There are eight golfers on the Michigan men’s golf team, but just five spots were available for the Gopher Invitational. So before traveling to Minnesota, Michigan coach Chris Whitten held qualifying matches to determine who would compete in the weekend tournament.

The Gopher Invitational was the first event of the season for the Wolverines, and for those who competed, it was the first chance to maintain their spot in the lineup. In a sport where an outcome can be uncertain and frustrating, the top five golfers had to be precise and consistent.

Sophomore Kyle Mueller, freshman Nick Carlson, junior Tom Swanson, senior Chris O’Neill and junior Reed Hrynewich made the cut from the qualifiers for their right to play three rounds at the Windsong Farm Golf Club. Their next round of competition was against 15 other teams, which included No. 14 Oklahoma and No. 21 Baylor and a field of 76 other golfers in a crowded invitational, which ran from Sunday through Monday afternoon.

The five combined for a score of 895, good for an 11th-place tie in the tournament.

Michigan ended the first two rounds on Sunday near the bottom of the team standings. With a combined score of 604, the Wolverines finished 13th out of 16 teams. Weather and darkness delayed and postponed play for parts of Sunday, hindering golfers from posting their best scores. The standing was no disappointment, though, as Michigan was within five strokes of five teams ahead of it. Swanson and O’Neill both tied for 16th place individually, poised to lead the Wolverines out of the bottom of the standings toward a higher finish.

“(After the first round), we got back to playing normal golf,” Whitten said. “The first round was the atypical round. I don’t know if there’s really a good explanation other than being in the wrong spot, and the wind blowing really hard. But it played the same for everybody.”

Four of the five golfers made improvements from their first rounds to their second time on the course. Hyrnewich had the highest score, but also the biggest difference in score between the first two rounds, shooting eight strokes better in his later round on Sunday. Carlson, making his collegiate debut, also made significant headway, shooting a 75 after posting an 81 in his first round as a Michigan golfer. At the end of the first round, he racked up nine strokes on the 18th hole, but made a quick turnaround to make his weekend memorable.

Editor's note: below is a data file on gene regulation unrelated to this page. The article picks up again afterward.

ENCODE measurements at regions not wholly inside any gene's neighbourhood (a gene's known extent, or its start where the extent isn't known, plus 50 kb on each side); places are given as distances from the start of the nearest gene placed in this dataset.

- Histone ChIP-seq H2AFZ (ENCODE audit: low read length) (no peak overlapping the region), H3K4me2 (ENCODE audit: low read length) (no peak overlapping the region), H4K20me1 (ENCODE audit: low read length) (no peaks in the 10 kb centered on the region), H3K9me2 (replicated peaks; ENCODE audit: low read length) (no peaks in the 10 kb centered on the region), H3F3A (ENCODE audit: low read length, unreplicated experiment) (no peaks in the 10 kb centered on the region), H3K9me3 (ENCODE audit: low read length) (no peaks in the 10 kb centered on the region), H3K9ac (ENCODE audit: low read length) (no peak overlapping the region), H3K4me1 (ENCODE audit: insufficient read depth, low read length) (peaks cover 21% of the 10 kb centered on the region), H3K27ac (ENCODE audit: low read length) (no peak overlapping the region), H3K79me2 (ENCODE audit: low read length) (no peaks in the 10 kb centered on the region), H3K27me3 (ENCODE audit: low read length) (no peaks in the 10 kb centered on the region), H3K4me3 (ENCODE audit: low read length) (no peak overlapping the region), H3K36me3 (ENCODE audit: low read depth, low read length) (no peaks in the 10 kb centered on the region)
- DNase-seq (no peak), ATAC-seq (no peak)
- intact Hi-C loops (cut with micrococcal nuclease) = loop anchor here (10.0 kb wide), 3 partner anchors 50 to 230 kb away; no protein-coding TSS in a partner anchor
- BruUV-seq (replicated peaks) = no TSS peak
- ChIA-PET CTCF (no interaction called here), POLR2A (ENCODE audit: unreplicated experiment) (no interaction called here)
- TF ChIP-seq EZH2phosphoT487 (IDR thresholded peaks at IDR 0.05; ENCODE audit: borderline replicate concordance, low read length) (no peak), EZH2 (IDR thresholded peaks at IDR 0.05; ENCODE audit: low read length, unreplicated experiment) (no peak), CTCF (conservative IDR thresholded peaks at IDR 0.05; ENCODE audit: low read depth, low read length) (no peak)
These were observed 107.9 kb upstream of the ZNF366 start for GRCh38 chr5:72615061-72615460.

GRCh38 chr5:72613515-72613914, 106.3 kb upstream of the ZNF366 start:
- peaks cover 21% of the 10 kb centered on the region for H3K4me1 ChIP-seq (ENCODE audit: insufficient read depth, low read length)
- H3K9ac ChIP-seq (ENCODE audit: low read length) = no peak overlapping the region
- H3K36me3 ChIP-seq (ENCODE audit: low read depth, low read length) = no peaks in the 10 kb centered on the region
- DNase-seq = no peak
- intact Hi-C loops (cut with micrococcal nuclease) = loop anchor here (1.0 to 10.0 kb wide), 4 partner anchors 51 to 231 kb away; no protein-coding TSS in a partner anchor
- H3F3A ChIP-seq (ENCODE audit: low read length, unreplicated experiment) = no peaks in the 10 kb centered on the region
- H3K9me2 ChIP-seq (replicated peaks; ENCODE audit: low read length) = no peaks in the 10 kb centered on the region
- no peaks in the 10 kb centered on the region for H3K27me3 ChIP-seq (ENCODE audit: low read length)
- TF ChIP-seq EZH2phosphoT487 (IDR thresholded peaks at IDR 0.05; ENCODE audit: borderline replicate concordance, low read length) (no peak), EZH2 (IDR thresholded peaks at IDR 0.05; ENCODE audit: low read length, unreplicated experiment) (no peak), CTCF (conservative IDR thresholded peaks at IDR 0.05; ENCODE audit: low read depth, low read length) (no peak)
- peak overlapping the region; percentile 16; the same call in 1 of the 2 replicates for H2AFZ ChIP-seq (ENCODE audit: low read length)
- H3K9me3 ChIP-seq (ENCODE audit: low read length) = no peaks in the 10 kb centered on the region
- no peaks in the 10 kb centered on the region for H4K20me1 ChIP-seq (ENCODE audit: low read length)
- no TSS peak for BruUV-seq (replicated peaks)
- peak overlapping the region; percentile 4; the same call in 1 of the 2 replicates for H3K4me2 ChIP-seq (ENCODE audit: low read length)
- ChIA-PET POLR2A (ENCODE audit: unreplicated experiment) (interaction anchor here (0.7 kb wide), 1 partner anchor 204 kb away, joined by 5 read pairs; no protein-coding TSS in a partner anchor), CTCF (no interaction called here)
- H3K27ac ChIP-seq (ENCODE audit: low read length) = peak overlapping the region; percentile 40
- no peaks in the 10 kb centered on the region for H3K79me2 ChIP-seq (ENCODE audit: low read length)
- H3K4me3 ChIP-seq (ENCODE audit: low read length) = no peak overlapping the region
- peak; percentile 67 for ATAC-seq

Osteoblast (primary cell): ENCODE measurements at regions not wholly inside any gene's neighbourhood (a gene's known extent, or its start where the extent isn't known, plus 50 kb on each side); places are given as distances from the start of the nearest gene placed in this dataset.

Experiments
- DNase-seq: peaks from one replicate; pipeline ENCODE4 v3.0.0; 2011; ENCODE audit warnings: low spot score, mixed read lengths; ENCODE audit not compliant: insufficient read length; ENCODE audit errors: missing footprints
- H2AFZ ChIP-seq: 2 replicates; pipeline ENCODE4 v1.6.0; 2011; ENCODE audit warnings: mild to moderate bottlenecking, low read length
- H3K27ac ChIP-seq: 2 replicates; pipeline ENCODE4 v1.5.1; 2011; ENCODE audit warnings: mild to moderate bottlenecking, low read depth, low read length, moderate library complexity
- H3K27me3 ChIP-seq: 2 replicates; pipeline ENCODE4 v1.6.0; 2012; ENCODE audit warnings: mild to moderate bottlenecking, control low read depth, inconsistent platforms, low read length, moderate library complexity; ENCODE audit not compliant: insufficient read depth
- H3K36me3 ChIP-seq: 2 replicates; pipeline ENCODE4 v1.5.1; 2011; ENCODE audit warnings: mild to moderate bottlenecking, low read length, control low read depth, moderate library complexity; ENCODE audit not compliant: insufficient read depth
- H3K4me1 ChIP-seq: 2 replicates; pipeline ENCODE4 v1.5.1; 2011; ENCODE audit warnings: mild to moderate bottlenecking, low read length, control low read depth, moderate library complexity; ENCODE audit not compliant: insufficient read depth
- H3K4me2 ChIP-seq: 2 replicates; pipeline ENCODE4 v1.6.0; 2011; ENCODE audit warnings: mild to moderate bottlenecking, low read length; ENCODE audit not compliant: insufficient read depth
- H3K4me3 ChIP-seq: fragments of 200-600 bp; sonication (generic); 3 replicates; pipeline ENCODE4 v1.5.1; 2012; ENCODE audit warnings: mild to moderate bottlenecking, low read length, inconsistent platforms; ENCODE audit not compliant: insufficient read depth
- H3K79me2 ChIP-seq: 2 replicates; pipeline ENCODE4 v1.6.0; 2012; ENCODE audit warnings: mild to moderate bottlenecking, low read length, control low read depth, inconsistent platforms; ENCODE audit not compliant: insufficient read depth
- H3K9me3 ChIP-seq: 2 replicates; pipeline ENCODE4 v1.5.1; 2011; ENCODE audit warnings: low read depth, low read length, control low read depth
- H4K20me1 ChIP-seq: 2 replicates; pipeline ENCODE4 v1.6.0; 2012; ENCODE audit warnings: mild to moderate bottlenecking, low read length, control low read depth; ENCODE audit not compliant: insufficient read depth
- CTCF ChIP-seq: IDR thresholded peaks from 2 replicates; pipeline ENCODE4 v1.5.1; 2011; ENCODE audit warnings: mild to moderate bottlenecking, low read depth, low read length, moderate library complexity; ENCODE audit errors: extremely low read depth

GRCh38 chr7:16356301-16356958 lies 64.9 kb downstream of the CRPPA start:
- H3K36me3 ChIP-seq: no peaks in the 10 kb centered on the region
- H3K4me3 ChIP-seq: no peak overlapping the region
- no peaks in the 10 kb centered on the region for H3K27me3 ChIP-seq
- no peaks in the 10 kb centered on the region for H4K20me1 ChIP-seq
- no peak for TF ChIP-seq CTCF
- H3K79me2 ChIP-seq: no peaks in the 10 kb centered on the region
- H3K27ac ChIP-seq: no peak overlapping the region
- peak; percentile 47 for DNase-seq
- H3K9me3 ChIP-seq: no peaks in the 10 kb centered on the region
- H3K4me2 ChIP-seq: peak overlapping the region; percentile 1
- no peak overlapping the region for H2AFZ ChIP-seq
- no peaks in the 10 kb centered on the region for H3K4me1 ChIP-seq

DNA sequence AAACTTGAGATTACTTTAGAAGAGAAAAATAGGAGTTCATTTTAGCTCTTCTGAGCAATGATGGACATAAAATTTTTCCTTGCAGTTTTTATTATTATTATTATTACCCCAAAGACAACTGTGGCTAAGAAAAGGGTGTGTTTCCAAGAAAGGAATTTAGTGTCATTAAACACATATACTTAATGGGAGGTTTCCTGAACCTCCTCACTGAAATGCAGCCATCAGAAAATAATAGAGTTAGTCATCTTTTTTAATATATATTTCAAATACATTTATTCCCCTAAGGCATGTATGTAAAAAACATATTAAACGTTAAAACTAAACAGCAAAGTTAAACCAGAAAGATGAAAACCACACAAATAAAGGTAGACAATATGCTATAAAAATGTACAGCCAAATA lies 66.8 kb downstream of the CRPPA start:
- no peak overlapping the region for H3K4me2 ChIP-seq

“He ran into some really bad luck and compounded that with a bad shot or two (on the 18th hole),” Whitten said. “But he got right back to playing steady golf for us for the rest of the way. … He started his college career on one of the tougher courses we’ll play, and he handled it great.”

The Wolverines entered Monday’s final round with momentum and a familiarity of the course. Those two factors contributed to their success, as Michigan vied to make its way up the standings. The Wolverines only climbed one spot, finishing 12th, held back by a first round that prevented them from placing in the top 10. Michigan shot significantly better in the last two rounds, but the effort wasn’t enough to overshadow the first round.

“After being behind by so much after the first round,” Whitten said, “the guys had to dig deep a little bit, toughen up and play better golf after that.”

Swanson shot a stroke lower compared to his last outing on Sunday, earning an even-par 71. Swanson — the only Wolverine to post a score that wasn’t over par — finished a team and career-high tie for sixth place. Mueller and Carlson both shot three strokes better, each posting 72 on the scorecard. Hrynewich remained steady with a 77, and O’Neill dropped two strokes to finish the weekend with a 76.

Without an abnormal first round, Michigan would have had a more impressive outing. But the challenge was another sort of qualifying round after the one the Wolverines had before the tournament. The lineup may change as the season matures, but for those who competed at the Gopher Invitational, the experience already gives them a leg up on the rest. 

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